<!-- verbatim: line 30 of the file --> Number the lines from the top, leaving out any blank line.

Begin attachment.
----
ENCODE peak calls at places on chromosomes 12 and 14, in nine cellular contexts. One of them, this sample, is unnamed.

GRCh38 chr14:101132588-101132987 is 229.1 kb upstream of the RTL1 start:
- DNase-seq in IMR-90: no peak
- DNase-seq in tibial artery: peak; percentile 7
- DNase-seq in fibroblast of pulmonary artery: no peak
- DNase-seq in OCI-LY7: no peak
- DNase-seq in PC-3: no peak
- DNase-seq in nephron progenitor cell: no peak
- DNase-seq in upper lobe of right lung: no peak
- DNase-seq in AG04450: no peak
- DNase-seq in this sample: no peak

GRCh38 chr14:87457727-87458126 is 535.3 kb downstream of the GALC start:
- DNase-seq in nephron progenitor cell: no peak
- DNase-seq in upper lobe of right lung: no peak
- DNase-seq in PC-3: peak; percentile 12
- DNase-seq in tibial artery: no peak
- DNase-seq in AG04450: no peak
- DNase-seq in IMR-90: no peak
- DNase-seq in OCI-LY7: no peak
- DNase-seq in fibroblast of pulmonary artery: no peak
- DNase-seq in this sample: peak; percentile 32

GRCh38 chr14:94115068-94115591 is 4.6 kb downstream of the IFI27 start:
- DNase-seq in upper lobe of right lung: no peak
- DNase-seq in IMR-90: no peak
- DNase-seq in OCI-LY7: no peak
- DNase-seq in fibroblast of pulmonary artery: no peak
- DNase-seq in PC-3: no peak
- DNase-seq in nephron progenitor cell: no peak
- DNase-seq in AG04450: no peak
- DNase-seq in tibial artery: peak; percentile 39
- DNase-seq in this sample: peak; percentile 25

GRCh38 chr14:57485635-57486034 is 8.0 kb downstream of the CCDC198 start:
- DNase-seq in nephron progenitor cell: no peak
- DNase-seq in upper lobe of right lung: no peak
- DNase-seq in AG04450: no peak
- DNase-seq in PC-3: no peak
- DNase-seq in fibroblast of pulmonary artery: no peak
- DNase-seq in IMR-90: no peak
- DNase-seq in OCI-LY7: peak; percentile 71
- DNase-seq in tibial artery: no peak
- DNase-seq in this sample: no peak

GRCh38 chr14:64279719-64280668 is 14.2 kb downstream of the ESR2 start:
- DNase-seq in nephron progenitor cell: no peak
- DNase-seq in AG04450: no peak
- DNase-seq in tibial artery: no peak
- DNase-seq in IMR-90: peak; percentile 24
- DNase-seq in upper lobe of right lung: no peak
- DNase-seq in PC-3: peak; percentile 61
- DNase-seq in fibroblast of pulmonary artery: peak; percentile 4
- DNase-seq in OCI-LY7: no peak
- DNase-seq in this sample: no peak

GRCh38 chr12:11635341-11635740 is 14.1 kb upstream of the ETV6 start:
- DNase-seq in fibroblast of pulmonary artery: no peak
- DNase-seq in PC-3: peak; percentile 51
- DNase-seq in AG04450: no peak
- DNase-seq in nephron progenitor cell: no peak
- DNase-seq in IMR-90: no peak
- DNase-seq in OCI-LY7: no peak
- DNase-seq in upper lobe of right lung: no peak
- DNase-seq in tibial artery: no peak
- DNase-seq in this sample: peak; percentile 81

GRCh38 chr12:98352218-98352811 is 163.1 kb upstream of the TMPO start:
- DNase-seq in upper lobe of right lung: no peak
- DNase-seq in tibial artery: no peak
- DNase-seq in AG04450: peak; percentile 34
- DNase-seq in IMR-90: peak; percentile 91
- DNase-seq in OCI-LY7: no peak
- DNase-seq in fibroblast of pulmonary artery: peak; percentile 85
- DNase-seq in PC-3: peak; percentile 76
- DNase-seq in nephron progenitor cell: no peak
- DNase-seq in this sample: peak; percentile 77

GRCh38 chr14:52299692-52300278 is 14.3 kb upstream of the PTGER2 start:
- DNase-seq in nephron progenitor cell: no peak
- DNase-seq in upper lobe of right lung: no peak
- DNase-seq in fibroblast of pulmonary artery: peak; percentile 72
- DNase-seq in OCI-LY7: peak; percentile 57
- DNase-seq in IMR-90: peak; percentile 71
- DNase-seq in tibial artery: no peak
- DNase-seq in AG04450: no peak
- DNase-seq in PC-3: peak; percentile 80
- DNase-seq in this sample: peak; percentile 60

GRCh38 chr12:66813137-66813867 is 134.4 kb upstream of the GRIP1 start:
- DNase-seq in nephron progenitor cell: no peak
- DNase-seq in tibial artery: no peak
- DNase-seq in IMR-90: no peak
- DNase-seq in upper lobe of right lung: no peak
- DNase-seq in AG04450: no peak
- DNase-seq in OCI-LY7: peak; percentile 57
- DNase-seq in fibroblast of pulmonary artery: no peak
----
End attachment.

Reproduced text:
- DNase-seq in tibial artery: peak; percentile 39